41. As an online shopper, don’t let the wool get pulled over your eyes.  Protect yourself by being aware that these copycats have been ripping off our site design, product photos, content, (trying to give their site the same look and feel as ours), and even copying our exact Terms and Conditions and Disclaimers!  This “cut and paste” thievery means that some of their pages still have links to our authentic images and webpages.  You’d think that if a person worked so hard to “steal our site” that they would not be so clumsy about it-not even taking the time to change a few words here and there to really “make it their own.”  They must be really desperate, and dumb.  We can’t believe how many people think that copying our strategies, designs, and content will give them instant success in their “business.”  It’s amazing how some people think that by simply stealing someone else’s website design and product images they will be able to have a good site.
42. But things don’t work that way!  It’s true that sometimes it can feel good to have people appreciate and admire your work so much that they want to use it for themselves, but this is a double-edged sword.  People who visit and like the copycat website first, may in turn think that OUR site is the copycat, which puts our established company at risk for being labeled “fraudulent” or “copycat.”  We are ever thankful to our concerned customers and visitors, who take the time to get in touch with us (by email or phone) to double check that we are indeed the original website.  Even though this act does not really affect us as a company, we are sorry for the bad taste that it leaves in the mouth of the gullible customers who didn’t take time to check things out.  Getting ripped off is a frustrating, and even embarrassing, thing, and our sympathies go out to all online shoppers who have fallen into this trap.
43. Thankfully, savvy shoppers have taken measures to be able to recognize the difference between an original site and a copycat.  One measure we take to help our customers recognize us as the original webstore is to continually update our site with fresh fashions.  These leaves the copycats, who stole our photos of “older product” desperate to get rid of their stale stock by going into a perpetual “sale mode.”  Another consideration that these copycats seem to miss is that, even though they steal our look, designs, and photos, they cannot imitate the quality of our products and services nor our devotion to our customers.  It’s like, when someone copies a photo, the quality of the photo does not suffer, but when someone tries to recreate the garment pictured in the photo, then things get messy.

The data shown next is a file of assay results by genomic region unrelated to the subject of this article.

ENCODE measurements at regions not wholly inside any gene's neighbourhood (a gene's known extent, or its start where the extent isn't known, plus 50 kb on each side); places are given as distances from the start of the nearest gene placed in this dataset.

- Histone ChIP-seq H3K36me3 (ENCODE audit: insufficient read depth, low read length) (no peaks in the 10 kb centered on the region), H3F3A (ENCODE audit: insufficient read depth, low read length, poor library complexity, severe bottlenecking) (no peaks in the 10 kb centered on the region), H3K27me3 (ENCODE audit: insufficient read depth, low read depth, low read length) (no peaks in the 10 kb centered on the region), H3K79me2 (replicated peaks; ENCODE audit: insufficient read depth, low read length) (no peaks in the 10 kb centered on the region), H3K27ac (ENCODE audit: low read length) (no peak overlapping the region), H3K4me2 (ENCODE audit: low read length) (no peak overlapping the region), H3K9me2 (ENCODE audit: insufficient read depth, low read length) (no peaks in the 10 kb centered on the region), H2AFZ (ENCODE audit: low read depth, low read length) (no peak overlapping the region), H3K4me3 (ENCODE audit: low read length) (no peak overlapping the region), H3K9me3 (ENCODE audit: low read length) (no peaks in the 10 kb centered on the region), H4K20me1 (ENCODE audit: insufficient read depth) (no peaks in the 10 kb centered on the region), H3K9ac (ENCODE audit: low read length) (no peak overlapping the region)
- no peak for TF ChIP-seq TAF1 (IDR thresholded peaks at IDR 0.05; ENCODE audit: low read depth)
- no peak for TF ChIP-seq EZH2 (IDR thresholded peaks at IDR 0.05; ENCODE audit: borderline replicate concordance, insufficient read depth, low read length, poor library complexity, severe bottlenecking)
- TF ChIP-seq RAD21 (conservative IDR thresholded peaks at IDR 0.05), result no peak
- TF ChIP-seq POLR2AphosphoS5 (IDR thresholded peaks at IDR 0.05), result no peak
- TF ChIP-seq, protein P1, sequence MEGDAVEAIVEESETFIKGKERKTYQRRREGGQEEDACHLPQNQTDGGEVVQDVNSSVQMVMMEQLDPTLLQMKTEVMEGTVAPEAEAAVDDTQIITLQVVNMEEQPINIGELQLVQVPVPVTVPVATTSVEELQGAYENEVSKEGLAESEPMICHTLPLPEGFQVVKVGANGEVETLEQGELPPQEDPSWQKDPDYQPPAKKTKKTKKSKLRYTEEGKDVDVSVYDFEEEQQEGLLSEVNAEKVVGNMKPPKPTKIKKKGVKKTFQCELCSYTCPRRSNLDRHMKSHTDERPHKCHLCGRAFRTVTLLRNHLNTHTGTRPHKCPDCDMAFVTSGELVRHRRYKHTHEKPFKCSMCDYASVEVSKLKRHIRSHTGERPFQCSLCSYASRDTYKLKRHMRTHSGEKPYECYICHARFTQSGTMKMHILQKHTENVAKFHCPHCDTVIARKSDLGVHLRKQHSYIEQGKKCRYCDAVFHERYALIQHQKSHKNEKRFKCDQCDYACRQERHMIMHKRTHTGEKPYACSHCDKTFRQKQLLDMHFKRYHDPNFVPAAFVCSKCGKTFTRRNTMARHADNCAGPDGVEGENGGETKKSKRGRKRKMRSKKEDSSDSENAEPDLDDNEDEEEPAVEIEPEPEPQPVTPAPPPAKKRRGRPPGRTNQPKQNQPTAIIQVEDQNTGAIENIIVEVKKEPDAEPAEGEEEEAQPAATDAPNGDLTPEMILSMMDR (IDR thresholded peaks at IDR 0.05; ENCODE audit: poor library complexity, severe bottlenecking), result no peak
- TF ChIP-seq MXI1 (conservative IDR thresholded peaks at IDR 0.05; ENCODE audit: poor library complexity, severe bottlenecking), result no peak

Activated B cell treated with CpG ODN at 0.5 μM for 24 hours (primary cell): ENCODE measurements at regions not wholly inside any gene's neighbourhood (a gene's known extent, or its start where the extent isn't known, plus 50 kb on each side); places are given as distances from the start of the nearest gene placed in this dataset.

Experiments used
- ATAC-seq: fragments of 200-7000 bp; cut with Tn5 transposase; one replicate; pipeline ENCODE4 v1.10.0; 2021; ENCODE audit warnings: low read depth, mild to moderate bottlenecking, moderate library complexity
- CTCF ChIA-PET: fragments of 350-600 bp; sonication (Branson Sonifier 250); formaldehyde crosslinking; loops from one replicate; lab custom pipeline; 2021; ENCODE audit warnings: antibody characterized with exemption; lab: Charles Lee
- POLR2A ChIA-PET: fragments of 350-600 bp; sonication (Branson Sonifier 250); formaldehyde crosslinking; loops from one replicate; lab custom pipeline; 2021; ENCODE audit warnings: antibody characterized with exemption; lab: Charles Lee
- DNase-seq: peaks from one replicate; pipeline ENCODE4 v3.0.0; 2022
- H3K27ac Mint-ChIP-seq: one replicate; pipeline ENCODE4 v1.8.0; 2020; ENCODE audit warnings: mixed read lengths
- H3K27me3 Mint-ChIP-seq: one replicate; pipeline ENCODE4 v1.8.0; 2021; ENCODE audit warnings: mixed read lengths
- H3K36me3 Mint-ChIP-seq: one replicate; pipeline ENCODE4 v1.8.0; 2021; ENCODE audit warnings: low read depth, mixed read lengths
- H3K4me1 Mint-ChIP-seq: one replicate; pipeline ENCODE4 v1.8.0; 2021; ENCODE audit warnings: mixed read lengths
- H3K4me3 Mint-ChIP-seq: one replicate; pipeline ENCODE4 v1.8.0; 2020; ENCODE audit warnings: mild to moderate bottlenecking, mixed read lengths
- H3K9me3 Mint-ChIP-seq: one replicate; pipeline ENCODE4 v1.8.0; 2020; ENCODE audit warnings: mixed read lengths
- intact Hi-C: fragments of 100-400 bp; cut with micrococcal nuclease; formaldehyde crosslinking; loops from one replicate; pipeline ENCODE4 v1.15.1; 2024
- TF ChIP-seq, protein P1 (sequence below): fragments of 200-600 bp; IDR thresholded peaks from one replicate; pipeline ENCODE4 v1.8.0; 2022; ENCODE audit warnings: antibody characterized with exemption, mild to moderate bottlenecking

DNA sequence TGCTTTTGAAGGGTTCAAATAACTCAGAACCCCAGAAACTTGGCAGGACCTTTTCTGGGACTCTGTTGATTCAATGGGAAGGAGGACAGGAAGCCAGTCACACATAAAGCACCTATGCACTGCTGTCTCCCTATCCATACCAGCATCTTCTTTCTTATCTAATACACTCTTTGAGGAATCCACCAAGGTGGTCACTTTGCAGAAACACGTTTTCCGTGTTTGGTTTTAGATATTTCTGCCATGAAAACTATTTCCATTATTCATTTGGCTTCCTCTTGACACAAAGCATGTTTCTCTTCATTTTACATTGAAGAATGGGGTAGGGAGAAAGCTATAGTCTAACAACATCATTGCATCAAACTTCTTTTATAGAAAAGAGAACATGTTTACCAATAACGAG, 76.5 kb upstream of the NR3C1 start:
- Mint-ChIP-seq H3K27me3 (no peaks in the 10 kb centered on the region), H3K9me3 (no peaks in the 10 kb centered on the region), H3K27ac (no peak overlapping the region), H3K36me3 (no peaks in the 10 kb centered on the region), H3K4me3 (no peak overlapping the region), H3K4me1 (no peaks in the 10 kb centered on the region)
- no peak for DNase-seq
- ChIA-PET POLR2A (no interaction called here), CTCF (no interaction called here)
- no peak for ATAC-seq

44. Because we care about our customers and visitors, we have tried our best to give you advice on how to stay safe in your online shopping.  However, sometimes people are just not willing to take advice.  So, we suggest that you go ahead and shop at one of these copycat sites and find out for yourself why it’s a mistake.  And please don’t forget to share your experience with everyone you know, so that they might take you word for it, and not fall into the same snares.
45. Online scammers can fool some people some of the time, but not all people all of the time-which category will you be in? a. Note:  We have nothing against home/garage based stores (you have to start somewhere), because it is the level of service and quality of products that matters, not necessarily the location that they operate from.  We wish that all online stores, especially those in the fashion industry, were run by people that value the characteristics of honesty, experience, attention to detail, integrity, and service.